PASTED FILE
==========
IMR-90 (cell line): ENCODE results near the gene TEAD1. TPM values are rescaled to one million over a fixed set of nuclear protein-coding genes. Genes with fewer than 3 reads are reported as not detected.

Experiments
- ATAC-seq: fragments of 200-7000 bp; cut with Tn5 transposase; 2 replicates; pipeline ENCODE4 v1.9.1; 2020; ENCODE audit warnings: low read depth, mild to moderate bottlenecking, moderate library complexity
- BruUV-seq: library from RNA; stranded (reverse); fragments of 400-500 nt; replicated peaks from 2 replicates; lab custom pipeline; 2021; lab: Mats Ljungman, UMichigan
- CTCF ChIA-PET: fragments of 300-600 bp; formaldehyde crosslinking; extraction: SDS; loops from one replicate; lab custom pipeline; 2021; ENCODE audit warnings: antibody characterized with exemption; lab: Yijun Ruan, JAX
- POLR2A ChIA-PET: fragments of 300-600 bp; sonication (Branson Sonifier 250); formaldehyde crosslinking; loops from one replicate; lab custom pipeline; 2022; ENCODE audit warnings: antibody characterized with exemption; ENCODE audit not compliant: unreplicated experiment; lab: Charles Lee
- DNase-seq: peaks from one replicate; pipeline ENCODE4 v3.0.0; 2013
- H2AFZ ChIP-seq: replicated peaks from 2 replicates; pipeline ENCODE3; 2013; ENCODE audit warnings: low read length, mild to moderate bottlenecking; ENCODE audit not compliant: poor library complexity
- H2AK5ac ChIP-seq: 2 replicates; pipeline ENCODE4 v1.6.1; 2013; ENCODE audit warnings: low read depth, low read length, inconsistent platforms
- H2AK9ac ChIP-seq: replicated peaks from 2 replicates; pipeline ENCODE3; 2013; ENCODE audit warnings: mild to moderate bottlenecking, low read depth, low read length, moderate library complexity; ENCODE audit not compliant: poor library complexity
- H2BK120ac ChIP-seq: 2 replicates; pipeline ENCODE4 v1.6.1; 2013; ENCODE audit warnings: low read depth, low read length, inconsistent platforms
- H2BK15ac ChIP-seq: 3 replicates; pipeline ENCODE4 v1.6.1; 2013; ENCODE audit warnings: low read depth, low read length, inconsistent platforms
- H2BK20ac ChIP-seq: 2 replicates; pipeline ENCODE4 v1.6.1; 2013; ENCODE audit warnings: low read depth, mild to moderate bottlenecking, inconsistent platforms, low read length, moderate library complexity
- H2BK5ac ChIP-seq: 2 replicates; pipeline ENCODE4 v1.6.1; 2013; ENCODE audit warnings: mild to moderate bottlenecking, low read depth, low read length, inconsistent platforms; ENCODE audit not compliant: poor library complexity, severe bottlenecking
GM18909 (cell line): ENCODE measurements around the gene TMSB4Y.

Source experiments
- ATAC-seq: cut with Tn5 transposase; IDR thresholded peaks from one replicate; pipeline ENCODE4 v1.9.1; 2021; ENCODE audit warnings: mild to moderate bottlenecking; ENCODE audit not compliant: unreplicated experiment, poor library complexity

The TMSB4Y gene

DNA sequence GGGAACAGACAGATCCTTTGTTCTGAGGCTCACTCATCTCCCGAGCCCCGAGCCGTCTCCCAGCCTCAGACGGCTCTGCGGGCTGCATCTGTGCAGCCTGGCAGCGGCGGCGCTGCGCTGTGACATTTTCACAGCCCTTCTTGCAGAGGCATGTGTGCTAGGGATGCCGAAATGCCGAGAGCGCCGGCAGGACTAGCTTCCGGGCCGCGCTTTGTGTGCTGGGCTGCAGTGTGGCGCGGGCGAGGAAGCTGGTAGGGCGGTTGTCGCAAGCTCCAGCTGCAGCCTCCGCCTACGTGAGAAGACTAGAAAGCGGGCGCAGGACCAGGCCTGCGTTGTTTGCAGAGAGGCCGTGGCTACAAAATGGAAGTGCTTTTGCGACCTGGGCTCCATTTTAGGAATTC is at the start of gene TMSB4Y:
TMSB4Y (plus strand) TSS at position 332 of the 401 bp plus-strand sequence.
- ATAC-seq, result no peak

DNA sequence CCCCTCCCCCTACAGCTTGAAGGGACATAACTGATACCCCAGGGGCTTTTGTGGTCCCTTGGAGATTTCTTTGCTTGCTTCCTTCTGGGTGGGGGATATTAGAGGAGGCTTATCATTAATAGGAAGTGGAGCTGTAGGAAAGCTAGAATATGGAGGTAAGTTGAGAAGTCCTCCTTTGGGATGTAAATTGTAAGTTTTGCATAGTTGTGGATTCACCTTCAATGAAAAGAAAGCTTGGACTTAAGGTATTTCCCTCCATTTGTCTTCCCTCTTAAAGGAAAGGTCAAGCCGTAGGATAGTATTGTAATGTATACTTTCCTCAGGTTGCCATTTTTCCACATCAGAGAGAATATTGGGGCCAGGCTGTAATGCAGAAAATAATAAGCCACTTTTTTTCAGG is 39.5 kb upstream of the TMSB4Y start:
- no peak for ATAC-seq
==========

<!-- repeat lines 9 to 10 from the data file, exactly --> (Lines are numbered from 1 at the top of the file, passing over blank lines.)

- H2AK5ac ChIP-seq: 2 replicates; pipeline ENCODE4 v1.6.1; 2013; ENCODE audit warnings: low read depth, low read length, inconsistent platforms
- H2AK9ac ChIP-seq: replicated peaks from 2 replicates; pipeline ENCODE3; 2013; ENCODE audit warnings: mild to moderate bottlenecking, low read depth, low read length, moderate library complexity; ENCODE audit not compliant: poor library complexity